This is illustrated by the theories of Professor Wilhelm Gieger, a German comparative philologist brought down by the Sri Lanka Government to compile an etymological dictionary of the Sinhala language. The local scholar Munidasa Cumaratunge had much to say in his series of articles by which he critically examined many conclusions arrived at by Geiger. Space does not permit a lengthy description of the observations of Cumaratunge, but to keep the record straight a single example may be mentioned.
Geiger points out that the Sinhala term ‘koti’, meaning a cheetah, had been derived from the Sanskrit word ‘krostu’. In Sanskrit, the word ‘krostu’ means not a cheetah but a ‘jackal’. Apart from anything else, Geiger implies that our forefathers had difficulty in differentiating a jackal from a cheetah!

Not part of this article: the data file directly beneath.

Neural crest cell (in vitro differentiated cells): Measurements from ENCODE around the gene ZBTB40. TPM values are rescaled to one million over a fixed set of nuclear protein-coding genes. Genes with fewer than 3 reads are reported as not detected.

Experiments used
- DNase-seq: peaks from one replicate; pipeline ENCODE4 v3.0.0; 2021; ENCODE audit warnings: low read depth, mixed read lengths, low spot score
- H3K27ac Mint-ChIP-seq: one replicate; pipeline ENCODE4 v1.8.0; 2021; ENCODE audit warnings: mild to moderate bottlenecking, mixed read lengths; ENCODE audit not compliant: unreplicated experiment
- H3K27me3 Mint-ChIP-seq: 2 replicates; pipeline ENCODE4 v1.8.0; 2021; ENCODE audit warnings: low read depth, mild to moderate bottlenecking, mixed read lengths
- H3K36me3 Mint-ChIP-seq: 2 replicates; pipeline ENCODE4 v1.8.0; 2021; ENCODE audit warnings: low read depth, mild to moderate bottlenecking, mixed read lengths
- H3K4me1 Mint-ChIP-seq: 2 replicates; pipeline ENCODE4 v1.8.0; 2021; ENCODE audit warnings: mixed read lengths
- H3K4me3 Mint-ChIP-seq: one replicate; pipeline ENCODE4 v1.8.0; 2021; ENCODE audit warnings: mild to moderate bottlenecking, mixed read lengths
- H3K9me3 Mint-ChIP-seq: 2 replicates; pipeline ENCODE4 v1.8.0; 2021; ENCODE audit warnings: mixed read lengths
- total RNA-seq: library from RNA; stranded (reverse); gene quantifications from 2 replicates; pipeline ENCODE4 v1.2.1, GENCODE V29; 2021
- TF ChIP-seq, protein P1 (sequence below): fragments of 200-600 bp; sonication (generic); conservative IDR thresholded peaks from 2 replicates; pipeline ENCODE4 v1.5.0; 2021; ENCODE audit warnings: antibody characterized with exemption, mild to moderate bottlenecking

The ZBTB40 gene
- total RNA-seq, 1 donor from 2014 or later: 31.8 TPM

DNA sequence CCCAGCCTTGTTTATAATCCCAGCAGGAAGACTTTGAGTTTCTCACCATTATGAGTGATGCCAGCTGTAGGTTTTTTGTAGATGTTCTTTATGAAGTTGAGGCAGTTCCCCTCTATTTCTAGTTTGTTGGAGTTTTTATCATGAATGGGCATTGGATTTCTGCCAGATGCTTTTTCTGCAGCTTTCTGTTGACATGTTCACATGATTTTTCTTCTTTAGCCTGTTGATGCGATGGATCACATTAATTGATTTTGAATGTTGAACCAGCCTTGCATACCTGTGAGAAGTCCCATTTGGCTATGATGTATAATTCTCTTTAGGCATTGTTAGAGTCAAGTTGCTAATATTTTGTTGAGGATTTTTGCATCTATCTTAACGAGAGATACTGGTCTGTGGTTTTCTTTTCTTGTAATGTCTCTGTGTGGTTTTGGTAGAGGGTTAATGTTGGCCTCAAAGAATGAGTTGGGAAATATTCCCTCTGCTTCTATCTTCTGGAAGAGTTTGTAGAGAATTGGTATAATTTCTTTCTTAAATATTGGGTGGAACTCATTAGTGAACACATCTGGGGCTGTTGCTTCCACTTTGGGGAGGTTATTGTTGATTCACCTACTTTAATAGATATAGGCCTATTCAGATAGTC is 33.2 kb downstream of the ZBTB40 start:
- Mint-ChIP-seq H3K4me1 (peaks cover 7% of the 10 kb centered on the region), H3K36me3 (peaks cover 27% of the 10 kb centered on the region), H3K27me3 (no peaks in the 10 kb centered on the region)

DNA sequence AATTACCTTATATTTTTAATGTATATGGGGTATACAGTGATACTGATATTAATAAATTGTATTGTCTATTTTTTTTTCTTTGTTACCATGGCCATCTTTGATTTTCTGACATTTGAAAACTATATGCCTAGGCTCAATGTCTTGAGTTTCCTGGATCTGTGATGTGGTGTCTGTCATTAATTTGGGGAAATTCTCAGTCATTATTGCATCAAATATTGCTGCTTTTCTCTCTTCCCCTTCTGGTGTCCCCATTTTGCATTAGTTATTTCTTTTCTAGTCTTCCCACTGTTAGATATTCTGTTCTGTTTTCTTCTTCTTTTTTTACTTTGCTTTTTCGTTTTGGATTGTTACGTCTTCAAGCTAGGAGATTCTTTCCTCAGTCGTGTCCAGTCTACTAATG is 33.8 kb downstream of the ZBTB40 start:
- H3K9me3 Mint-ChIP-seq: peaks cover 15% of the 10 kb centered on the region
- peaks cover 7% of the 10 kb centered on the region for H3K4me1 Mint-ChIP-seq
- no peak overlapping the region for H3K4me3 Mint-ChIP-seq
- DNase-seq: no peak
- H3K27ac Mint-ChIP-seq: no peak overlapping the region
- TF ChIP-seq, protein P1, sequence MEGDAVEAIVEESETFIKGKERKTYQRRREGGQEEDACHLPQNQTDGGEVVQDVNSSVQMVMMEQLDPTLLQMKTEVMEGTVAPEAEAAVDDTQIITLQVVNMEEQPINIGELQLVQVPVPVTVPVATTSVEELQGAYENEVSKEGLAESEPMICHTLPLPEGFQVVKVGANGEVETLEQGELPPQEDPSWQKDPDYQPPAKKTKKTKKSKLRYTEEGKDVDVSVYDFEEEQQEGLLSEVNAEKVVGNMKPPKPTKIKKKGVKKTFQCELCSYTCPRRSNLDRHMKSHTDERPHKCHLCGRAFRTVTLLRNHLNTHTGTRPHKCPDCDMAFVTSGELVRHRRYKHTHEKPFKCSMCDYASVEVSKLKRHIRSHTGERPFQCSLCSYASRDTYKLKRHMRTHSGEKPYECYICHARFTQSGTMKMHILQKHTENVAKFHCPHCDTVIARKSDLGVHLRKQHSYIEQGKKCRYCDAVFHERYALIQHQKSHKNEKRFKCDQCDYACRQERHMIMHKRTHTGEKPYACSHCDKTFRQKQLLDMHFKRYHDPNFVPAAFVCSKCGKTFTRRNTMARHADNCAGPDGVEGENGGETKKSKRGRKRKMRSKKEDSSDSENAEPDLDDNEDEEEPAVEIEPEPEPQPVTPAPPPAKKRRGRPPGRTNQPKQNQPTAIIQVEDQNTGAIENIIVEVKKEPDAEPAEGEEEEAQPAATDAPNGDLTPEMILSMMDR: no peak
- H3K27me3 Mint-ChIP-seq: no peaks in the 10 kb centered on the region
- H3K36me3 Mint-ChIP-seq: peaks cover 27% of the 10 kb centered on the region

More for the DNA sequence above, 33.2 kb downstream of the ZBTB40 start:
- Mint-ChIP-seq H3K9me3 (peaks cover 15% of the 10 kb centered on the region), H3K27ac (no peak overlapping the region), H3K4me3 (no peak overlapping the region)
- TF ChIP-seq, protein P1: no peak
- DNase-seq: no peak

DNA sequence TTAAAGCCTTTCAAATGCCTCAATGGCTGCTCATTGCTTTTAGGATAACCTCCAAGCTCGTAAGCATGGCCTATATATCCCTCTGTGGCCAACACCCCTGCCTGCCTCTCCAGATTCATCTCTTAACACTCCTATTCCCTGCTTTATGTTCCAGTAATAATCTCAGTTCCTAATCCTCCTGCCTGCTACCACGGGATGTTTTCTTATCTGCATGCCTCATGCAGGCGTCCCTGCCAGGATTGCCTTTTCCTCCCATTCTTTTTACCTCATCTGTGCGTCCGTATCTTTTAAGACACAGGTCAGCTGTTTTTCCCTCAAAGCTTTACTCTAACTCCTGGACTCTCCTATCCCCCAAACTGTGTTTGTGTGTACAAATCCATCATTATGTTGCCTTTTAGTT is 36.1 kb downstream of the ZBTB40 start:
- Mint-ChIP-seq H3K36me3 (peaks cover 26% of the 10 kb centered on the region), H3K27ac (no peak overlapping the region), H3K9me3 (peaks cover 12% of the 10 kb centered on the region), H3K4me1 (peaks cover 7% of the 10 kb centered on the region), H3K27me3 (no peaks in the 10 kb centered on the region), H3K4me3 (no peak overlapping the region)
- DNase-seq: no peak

In line with the thinking of the nineteenth century comparatists, such as Franz Bopp, we should conclude that the similarities in sound and meaning between the two English words “mud’’ and “water” and the corresponding two Sinhala words “mada” and “wathura” prove that English was derived from Sinhala or vice versa!
However. Mr. Hussein quotes some Sinhala words which are similar to the corresponding words in Sanskrit to show how Sinhala was derived from Sanskrit. If by “Sanskrit” he means the language founded by Panini, then it is surprising as to how the Sinhala language (which is supposed to have been 6000 years old) could have been derived from a language which came 3000 odd years later!
An important feature in Sinhala is the fact that there happens to be couplets where one word is Sinhala and the other is Sanskrit, both words having the same meaning. Gate Mudaliyar W. S. Gunewardena, in his book written in Sinhala and entitled “Elements of Sinhala linguistics”, gives a large number of such couplets. The Sinhala synonyms are not found in the Sanskrit language of Panini nor in any Prakrit language and not even in the Veda which is considered to be the earliest language in the Indo-Aryan group. Can Mr. Hussein please enlighten us as to where these indigenous words came from?